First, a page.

The combination of three vertical arms and the three stepper motors that drive each one allows a Delta to print up to as fast as 300 mm/s, which is incredibly fast, as any expert will tell you.

If you need some indication as to exactly how fast that is, consider the fact that despite being one of the most popular types of 3D printers out there, even the best Cartesian printers may only reach a top printing speed of 60 mm/s.

Precision and Detail

Here’s where Delta’s lightning-fast speed actually proves to be its downfall, as this type of printer does have a reputation for compromising precision in favor of quickness.

That’s not to say that you won’t get a nice, clean, and precise print with a Delta, as these models do still print to a very high standard indeed. It’s just that, of the two, you’re going to notice any imperfections a lot more with a Delta than with a Cartesian.

Likewise, you may also notice that the surface detail isn’t as pristine, with a little roughness noticeable in certain parts of your print.

Conversely, Cartesian printers may take their time, but doing so allows them to offer a superior print quality with super-smooth surface textures, greater definition, and all-around better precision.

Size and Print Capacity

Here’s another area where the Delta really comes into its own. While a Cartesian printer is by no means small, it’s nowhere near as tall as the Delta.

This makes it a much better option if you want to print larger projects.

Extrusion Style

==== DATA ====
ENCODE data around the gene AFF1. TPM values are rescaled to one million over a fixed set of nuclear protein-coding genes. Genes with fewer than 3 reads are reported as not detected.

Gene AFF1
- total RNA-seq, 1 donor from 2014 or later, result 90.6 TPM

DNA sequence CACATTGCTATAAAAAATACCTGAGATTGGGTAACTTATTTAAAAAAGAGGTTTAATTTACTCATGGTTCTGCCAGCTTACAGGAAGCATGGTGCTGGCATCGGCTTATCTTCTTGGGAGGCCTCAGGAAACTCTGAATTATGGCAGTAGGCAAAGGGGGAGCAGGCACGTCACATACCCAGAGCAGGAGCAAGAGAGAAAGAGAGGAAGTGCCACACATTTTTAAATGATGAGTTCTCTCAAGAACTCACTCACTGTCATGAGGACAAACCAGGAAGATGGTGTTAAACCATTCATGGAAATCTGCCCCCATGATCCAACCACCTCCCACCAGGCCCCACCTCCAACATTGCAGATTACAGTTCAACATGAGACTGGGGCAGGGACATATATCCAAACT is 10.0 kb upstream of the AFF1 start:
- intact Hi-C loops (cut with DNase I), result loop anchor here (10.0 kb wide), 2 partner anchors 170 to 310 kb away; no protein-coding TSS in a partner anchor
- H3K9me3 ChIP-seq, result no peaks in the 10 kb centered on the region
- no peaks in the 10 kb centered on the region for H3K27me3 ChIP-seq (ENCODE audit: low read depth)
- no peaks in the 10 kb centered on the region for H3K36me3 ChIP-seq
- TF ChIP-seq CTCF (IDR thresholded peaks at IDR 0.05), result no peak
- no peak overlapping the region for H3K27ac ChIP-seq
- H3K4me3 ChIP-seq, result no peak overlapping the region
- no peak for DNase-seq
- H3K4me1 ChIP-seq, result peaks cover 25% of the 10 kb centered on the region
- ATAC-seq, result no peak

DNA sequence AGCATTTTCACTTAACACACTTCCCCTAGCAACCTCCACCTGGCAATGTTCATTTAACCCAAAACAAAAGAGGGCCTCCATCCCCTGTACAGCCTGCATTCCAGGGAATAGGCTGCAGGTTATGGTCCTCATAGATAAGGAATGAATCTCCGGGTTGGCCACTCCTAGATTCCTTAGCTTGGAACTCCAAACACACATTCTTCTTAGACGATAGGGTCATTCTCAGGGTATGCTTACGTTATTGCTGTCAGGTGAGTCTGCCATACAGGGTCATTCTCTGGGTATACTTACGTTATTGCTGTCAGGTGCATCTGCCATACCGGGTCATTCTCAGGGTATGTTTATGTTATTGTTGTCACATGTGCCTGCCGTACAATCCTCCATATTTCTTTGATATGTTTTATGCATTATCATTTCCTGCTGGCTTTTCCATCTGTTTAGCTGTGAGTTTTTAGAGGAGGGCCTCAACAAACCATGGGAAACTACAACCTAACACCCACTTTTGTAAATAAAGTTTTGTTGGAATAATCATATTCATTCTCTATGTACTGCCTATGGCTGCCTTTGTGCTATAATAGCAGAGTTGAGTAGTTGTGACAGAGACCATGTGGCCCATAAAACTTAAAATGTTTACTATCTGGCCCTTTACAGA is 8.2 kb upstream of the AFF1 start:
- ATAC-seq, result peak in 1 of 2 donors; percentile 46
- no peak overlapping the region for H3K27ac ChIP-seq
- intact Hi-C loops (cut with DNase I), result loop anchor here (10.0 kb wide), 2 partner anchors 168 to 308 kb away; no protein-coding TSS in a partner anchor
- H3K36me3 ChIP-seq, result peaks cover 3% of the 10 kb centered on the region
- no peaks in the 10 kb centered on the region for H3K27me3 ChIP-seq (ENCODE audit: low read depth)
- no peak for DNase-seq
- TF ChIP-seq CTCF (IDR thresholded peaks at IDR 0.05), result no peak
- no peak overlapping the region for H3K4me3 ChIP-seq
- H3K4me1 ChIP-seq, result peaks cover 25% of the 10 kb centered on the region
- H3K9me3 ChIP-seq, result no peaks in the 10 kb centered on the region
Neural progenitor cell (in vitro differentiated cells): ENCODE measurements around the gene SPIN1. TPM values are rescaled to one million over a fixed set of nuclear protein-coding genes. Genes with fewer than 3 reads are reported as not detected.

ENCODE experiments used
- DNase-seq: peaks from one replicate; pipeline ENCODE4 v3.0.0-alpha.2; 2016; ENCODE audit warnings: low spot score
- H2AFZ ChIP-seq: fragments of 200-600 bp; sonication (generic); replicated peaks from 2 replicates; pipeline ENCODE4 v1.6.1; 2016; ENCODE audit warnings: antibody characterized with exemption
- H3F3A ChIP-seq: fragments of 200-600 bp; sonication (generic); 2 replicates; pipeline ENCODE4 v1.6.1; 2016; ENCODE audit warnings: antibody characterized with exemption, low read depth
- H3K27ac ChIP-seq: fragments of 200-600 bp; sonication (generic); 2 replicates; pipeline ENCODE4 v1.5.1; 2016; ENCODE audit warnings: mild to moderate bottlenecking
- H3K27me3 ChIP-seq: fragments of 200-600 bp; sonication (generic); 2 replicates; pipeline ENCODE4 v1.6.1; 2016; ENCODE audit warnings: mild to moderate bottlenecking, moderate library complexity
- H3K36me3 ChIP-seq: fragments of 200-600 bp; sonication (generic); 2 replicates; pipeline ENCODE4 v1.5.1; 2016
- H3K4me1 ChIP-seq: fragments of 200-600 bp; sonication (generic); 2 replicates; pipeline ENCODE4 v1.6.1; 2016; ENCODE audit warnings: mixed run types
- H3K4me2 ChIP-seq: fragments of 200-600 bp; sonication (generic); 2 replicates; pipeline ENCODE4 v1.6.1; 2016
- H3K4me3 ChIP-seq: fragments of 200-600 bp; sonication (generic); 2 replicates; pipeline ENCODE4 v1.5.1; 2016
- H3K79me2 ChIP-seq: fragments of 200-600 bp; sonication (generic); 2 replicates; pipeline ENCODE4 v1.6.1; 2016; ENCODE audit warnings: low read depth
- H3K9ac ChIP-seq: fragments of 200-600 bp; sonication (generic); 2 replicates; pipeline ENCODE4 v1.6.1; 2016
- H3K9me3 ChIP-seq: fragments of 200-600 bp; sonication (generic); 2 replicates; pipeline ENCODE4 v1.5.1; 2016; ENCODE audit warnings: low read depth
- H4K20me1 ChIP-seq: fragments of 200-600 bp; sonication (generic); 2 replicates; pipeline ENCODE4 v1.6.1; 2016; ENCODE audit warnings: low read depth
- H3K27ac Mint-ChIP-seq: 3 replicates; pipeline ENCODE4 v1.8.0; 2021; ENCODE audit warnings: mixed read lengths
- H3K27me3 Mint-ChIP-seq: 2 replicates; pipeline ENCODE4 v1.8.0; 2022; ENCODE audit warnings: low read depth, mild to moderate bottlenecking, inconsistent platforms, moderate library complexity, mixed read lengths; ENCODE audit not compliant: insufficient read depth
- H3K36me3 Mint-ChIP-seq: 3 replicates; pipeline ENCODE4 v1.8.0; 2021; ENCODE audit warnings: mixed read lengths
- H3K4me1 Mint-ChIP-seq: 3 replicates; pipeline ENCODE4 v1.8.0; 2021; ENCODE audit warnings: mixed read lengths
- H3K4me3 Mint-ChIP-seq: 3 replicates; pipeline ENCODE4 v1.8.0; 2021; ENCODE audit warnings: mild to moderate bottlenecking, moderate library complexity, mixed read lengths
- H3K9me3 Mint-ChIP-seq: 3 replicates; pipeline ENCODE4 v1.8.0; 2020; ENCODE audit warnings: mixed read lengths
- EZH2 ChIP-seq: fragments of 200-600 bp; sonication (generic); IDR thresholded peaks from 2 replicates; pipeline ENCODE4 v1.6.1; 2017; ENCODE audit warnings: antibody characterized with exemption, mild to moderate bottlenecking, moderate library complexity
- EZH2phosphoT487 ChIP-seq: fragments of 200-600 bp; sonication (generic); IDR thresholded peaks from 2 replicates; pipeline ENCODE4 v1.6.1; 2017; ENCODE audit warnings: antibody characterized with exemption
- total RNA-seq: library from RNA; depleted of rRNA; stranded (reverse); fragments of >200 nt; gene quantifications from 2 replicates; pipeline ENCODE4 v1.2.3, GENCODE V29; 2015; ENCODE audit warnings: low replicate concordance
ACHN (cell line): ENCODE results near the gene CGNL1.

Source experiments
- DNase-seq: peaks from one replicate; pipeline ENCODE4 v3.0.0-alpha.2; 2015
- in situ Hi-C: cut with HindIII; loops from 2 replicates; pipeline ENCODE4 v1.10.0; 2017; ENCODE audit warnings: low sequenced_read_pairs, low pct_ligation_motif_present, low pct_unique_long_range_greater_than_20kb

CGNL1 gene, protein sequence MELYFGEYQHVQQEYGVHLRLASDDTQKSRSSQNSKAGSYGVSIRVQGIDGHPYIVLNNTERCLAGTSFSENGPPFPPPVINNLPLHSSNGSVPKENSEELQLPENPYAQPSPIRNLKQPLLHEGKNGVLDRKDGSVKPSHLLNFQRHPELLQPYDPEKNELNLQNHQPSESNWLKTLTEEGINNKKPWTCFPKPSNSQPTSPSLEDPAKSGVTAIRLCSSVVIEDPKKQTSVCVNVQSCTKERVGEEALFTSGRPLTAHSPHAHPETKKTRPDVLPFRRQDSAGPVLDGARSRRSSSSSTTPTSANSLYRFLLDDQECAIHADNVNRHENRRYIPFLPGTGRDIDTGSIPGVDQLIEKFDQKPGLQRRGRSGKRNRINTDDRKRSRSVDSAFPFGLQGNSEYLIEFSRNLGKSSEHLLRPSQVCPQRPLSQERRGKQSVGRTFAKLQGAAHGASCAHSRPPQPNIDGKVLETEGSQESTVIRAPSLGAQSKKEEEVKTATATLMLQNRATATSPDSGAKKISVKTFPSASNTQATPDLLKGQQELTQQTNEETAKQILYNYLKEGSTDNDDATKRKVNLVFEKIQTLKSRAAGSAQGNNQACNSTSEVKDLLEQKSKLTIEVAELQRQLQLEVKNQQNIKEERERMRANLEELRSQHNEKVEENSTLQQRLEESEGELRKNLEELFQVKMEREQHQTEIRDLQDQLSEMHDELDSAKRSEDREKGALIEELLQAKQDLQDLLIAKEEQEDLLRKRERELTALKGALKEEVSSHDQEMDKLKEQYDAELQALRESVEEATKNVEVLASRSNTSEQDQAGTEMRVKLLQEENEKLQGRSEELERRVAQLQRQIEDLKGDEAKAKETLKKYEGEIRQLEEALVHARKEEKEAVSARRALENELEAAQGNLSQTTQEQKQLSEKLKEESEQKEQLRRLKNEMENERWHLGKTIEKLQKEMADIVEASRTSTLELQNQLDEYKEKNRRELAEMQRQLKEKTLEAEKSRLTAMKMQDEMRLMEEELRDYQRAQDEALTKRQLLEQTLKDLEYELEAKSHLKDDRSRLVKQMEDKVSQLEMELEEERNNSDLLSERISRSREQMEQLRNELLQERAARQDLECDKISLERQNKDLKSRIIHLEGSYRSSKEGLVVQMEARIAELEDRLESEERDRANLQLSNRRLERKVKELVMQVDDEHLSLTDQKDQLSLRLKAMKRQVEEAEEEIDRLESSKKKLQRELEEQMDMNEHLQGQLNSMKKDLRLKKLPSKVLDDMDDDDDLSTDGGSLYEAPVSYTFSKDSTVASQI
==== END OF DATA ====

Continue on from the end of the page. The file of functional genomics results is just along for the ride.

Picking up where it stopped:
Another key difference between these two printers is that a Delta printer uses a Bowden Extrusion setup, whereas a Cartesian doesn’t but can be easily upgraded to use a high caliber direct drive setup.

If you’re not familiar with either of these two terms or aren’t sure why it matters to you, our guide to the differences between Direct Drive and Bowden Extrusion setups may be worth a read.

If you don’t have time for that, let us say that even though a Bowden setup has its advantages in terms of keeping the print headlight and allowing it to move quickly while remaining impervious to jerks and knocks, it does make it more challenging to print with TPU and TPE.

That’s not to say it’s impossible, but if you’re planning to print with these types of flexible filaments, a Cartesian may prove to be a better option.

Frequently Asked Questions About Delta vs. Cartesian 3D printers

What is Cartesian 3D Printing?

In a nutshell, Cartesian printing is the most widely used form of FDM printing. It uses X, Y, Z coordinates to determine the correct positions and the direction of the printhead, making for a smoother printing process.

Which 3D Printer has the best quality?

Of the two, Cartesian printers tend to offer a superior print quality that is smoother and more precise than a delta.

Which 3D printer prints fastest?

Some delta printers are capable of printing up to fives times as fast as Cartesians, making them easily the quickest.

Delta vs. Cartesian 3D Printers: The Final Verdict

Official Creality Ender 3 3D Printer Fully Open Source with Resume Printing Function DIY 3D Printers Printing Size 220x220x250mm
Creality Ender 3 3D Printer, via Amazon

As you can see, there’s no clear winner when it comes to settling the Delta vs. Cartesian 3D printer debate.

Both are exceptional quality printers, though each one is ideal for different circumstances.

For anyone new to 3D printing, or anyone who simply wants the most precise printing possible, then the excellent precision and pre-assembled setup of Cartesian models like the Creality Ender 3 V2 makes it ideal.

However, for anyone with a need for speed and large printing capacity, the lightning-fast printing and tall size of a Delta model such as the FLSUN QQ-S-PRO Pre-assembled Delta 3d Printer will undoubtedly hold plenty of appeal.